Signs of a suicidal teenager

Warning Signs of Teen Suicide

Suicide is a leading cause of death in the United States, and according to the Centers for Disease Control and Prevention (CDC), despite public awareness, the suicide rate continues to grow at a staggering pace.

Experts are hypothesizing that increased isolation from others during the COVID-19 pandemic will contribute to a further increase in suicide rates.

Northwestern Medicine Psychologist Nicole L. Francen Schmitt, PsyD, says increased access to social media and negative online media, feelings of isolation, inadequate self-care, and a stigma around mental health care have all been contributing factors to the increase in suicide rates.

Suicidal comments can be cries for help. Take these statements seriously.

The teen suicide epidemic is particularly concerning. Suicide is now the second-leading cause of death in 15- to 19-year-olds. Throughout adolescence, teens and young adults experience major physical, social, emotional and psychological changes. These changes, and the subsequent feelings of stress, uncertainty, fear, confusion, hopelessness and external pressure, can lead some youth to feel overmatched and to see suicide as their only option.

Risk Factors for Teen Suicide

Adolescence is a time of change, so different risk factors can arise or be more prevalent at different times for young adults. Some risk factors include:

  • Existing mental health or substance use disorder — depression, anxiety and alcohol use are most common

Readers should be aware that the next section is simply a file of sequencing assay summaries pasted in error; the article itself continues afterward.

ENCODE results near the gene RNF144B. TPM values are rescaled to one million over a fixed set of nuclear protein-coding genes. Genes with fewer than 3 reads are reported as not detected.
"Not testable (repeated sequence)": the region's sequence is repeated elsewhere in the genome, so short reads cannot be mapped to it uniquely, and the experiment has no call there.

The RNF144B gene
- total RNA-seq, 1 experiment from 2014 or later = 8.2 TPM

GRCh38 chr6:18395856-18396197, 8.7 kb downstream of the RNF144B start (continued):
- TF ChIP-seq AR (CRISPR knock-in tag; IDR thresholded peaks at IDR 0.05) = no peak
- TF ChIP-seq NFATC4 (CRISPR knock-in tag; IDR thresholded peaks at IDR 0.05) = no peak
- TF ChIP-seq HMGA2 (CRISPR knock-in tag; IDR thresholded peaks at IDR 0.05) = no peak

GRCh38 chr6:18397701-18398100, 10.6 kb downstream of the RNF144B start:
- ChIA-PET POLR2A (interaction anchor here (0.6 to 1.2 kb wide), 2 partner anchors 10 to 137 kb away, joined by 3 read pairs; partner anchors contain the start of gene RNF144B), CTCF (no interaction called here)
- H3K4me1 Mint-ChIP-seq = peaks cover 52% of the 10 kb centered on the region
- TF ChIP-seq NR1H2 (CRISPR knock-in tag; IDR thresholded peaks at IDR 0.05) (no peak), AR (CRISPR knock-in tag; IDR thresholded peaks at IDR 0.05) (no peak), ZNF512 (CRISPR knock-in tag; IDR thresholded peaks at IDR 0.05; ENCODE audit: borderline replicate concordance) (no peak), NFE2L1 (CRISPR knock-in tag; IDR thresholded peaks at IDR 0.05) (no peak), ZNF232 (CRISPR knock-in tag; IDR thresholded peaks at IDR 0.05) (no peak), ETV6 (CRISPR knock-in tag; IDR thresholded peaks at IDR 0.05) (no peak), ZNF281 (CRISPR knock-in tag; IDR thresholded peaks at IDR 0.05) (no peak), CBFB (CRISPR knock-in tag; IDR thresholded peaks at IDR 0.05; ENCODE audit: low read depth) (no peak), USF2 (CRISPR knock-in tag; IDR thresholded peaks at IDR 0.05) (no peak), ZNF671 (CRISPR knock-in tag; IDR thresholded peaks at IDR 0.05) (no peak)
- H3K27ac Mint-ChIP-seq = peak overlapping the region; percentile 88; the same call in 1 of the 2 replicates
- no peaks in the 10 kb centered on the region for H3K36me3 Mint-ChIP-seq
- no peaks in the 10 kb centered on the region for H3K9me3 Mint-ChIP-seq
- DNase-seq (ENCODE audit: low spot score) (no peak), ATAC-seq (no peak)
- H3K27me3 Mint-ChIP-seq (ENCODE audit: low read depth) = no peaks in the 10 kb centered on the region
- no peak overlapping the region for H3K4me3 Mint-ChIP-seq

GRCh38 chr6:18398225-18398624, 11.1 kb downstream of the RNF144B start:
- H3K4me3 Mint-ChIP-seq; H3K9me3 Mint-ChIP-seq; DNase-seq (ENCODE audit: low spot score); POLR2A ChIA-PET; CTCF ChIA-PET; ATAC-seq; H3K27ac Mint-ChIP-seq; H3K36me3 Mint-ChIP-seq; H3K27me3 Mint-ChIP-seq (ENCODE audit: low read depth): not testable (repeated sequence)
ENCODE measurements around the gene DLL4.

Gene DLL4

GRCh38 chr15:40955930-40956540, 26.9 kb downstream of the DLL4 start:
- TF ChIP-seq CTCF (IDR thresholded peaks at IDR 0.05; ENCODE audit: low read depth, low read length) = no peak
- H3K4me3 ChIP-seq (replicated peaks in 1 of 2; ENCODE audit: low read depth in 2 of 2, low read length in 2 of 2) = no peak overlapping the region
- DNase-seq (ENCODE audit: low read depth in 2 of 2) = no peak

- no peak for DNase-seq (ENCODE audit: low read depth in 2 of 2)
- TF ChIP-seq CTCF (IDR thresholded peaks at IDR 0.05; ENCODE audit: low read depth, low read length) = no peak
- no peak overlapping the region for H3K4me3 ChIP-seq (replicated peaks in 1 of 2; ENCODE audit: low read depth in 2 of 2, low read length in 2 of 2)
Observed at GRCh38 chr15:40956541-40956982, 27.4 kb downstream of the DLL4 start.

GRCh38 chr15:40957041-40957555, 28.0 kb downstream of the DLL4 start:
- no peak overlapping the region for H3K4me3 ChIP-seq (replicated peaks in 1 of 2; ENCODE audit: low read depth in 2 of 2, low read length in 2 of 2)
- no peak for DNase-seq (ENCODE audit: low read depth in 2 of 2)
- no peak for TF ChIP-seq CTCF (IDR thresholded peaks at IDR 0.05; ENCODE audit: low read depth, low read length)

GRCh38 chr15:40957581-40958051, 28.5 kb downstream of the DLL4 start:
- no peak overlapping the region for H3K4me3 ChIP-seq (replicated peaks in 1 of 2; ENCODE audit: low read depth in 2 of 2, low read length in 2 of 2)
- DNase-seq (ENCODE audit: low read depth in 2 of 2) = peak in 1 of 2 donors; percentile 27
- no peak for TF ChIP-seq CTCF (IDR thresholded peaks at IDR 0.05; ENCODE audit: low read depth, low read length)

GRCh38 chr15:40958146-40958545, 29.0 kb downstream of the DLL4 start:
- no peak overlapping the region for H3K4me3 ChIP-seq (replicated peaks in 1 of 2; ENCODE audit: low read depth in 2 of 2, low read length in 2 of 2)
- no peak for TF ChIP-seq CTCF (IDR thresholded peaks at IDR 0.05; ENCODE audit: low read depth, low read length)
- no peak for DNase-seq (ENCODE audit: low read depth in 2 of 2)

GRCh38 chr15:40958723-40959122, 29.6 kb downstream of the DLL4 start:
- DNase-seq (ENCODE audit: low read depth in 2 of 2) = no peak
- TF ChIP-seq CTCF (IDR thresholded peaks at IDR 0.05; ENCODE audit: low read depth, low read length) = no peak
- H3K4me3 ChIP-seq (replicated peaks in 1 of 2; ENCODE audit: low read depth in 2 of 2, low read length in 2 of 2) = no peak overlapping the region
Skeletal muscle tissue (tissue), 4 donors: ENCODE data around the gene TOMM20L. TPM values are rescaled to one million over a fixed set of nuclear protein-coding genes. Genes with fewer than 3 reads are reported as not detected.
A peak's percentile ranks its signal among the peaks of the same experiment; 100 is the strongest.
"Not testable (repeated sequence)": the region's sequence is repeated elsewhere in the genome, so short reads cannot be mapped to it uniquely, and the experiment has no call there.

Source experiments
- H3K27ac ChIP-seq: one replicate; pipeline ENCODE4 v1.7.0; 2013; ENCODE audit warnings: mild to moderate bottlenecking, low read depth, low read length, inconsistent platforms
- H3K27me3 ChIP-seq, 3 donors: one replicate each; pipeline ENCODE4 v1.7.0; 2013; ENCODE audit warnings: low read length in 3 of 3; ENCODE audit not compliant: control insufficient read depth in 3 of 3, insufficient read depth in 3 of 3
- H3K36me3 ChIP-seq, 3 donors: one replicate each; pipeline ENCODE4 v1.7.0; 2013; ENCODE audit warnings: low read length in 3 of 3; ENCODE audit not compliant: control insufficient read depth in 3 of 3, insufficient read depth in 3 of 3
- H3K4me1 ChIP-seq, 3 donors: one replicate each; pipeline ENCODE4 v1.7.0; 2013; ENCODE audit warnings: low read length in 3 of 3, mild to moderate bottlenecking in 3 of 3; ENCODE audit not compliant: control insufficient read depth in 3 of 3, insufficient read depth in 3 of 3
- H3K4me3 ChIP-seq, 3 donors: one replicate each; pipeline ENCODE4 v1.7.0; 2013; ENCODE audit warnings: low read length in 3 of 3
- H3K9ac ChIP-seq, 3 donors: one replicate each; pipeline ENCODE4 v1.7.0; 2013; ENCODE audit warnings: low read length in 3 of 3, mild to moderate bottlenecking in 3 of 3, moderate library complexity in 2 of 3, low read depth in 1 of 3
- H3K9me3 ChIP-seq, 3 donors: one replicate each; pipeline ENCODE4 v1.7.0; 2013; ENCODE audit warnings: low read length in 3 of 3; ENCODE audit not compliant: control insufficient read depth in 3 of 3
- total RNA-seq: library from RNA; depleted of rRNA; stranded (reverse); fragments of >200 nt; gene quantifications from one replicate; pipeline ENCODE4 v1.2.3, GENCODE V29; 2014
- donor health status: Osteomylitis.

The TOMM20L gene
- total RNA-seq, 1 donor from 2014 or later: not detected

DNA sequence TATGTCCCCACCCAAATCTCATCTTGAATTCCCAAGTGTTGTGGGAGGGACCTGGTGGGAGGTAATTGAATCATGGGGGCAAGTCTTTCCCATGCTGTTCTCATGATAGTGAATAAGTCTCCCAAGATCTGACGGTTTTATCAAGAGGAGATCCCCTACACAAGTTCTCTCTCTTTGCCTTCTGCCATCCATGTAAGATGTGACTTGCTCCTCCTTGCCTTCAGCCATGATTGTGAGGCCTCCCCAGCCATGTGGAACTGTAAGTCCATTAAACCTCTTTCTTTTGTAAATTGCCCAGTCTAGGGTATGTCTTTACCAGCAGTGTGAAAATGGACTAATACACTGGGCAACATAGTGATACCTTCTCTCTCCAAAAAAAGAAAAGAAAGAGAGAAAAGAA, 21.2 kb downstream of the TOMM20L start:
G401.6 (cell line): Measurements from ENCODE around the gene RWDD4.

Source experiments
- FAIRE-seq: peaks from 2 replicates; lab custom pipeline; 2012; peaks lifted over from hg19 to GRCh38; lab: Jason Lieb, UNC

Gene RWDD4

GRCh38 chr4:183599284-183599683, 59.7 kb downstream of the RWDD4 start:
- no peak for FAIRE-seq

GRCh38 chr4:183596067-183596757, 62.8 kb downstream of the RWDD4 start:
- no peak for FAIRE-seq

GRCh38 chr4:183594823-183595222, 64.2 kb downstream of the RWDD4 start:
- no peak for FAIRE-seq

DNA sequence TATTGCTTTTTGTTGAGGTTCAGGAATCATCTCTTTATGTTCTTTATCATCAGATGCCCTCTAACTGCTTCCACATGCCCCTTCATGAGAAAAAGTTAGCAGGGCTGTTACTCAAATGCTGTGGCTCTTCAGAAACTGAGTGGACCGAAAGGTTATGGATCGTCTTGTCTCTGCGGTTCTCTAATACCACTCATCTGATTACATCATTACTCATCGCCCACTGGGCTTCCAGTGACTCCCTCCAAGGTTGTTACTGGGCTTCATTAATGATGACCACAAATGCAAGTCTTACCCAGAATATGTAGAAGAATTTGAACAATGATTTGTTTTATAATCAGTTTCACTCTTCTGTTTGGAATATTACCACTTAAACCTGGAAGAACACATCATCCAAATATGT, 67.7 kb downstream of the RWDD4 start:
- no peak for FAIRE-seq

• Impulsive behaviors and tendencies
  • Romantic breakups
  • Peer or social conflict
  • Firearm in the household
  • Family history of suicide
  • Exposure to suicidal behaviors of others
  • Prior suicide attempt(s)

Suicide Warning Signs

These red flags can be signs of suicidal thoughts or symptoms of depression:

  • Changes in eating and sleeping behaviors
  • Alcohol and drug use
  • Withdrawal from friends and family members
  • Neglect of personal appearance
  • Lack of response to praise
  • Irritability
  • Sadness or crying spells
  • Posts on social media suggesting feelings of isolation or depression
  • Talking about or otherwise indicating plans to commit suicide or self-harm

Dr. Francen Schmitt says a common misconception is that self-injurious behavior, such as cutting, burning or picking at skin, is suicidal behavior.

“Self-injury is not necessarily always a predecessor to suicide, but it is something you should seek support from a mental health professional for your teen,” says Dr. Francen Schmitt. “It’s a way your teen is signifying that something is wrong and needs attention.”

Ways to Support Teens

  • Keep an open door. Emphasize that you are always available to talk and that they can trust you. Tell them if their peers exhibit suicidal behavior that they can come to you as a trusted adult.
  • Empathize, don’t criticize. Tell them that you understand and what they are going through is very difficult. Thank them for trusting you. Don’t say, “You have nothing to be sad about,” or, “You are overreacting.” Instead ask, “What do you need?”
  • Don’t minimize their feelings. Avoid phrases like, “Just be positive,” or, “Keep going. You’ve got this.” Instead say, “How can I support you?”

What to Do in Crisis